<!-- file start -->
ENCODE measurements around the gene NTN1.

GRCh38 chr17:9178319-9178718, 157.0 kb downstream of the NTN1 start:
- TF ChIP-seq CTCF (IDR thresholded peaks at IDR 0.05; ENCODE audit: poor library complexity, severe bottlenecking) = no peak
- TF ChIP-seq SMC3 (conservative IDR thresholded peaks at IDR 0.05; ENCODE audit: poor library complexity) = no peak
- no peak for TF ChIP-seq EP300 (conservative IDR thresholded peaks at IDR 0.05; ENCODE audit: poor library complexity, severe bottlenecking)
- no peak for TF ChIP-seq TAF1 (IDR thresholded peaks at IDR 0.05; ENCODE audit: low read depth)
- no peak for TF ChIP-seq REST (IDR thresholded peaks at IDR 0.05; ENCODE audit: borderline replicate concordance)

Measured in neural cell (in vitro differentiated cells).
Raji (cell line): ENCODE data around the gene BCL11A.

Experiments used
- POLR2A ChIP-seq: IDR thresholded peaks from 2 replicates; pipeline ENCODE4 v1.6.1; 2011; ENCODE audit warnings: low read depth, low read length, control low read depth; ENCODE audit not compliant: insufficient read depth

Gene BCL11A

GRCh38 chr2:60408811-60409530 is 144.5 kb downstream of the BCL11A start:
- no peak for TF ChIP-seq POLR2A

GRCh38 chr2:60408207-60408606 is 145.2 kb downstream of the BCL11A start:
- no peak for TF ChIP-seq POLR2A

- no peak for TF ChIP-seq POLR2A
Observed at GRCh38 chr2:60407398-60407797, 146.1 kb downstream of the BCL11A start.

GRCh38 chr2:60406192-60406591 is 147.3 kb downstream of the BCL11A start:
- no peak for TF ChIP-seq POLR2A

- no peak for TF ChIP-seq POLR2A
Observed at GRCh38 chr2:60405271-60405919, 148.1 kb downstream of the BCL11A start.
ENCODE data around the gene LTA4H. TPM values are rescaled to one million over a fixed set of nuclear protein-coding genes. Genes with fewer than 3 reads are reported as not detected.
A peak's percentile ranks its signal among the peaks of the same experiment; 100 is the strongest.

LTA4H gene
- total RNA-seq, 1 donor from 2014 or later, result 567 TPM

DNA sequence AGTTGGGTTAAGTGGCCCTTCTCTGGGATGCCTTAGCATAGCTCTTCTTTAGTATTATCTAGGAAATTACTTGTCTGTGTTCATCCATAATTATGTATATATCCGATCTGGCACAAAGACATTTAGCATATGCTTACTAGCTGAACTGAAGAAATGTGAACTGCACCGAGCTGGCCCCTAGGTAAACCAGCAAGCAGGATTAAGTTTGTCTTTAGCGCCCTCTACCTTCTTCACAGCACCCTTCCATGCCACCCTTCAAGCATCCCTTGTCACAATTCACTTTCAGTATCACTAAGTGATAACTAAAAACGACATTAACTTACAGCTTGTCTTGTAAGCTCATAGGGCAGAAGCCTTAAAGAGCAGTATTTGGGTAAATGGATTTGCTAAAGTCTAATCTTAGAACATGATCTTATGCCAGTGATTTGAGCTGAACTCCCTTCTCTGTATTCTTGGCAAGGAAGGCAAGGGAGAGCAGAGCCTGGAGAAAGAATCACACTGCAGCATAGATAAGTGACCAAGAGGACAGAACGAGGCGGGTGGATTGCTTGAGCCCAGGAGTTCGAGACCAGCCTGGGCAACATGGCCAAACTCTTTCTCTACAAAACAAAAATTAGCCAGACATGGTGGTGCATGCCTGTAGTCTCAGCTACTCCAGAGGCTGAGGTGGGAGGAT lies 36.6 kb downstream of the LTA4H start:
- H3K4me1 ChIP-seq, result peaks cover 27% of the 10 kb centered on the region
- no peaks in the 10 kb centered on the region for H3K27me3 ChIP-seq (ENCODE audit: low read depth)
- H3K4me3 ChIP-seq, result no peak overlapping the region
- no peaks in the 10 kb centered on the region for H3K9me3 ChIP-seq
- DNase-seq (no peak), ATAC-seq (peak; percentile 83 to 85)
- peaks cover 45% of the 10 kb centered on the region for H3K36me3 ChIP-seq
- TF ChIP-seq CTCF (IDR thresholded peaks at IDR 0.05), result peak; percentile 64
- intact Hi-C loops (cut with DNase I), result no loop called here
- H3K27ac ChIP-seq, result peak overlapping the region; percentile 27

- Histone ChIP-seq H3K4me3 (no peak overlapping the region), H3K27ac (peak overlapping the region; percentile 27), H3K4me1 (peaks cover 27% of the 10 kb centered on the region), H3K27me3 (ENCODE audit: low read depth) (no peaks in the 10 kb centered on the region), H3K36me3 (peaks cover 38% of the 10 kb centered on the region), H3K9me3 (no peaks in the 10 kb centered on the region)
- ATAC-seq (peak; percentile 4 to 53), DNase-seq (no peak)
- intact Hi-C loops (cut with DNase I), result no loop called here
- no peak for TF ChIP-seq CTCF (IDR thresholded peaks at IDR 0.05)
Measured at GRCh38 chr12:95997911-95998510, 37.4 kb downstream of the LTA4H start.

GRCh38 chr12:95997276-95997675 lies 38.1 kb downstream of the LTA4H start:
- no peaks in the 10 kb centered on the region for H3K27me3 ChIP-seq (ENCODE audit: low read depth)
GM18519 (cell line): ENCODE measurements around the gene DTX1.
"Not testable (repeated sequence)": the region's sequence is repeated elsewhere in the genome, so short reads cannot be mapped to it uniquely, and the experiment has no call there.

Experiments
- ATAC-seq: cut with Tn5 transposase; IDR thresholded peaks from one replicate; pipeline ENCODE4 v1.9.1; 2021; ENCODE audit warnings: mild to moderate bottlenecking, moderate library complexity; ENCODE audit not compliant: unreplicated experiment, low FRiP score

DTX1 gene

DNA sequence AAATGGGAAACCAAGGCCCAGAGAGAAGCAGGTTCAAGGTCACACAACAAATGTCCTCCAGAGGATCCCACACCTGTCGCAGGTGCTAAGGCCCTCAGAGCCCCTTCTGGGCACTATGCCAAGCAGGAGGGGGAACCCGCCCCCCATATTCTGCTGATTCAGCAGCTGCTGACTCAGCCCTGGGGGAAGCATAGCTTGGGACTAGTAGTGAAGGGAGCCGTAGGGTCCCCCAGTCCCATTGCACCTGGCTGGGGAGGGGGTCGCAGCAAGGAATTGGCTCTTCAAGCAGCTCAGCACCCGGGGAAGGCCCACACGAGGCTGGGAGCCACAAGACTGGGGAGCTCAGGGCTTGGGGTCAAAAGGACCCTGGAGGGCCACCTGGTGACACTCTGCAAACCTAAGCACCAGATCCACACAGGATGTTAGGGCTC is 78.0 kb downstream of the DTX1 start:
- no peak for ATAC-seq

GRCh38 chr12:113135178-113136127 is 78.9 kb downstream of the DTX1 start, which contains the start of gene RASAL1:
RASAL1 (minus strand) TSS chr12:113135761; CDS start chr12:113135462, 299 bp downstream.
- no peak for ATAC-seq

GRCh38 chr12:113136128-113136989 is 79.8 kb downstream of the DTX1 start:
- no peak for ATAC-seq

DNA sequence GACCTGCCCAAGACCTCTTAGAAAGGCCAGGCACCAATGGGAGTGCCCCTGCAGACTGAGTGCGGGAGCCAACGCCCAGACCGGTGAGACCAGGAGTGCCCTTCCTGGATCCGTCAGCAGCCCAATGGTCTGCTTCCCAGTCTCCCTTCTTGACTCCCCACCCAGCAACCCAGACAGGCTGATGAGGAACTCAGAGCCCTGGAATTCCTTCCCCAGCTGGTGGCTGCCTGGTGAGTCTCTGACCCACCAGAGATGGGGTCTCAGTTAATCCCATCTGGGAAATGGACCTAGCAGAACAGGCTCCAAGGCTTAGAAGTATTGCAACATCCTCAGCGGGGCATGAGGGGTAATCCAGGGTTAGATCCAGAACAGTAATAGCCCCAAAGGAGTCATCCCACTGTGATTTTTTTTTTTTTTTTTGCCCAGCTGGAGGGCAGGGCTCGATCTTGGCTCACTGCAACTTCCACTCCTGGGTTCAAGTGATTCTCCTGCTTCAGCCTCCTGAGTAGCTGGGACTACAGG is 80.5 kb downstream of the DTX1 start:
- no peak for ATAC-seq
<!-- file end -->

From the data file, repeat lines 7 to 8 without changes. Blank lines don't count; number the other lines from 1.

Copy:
- no peak for TF ChIP-seq REST (IDR thresholded peaks at IDR 0.05; ENCODE audit: borderline replicate concordance)

Measured in neural cell (in vitro differentiated cells).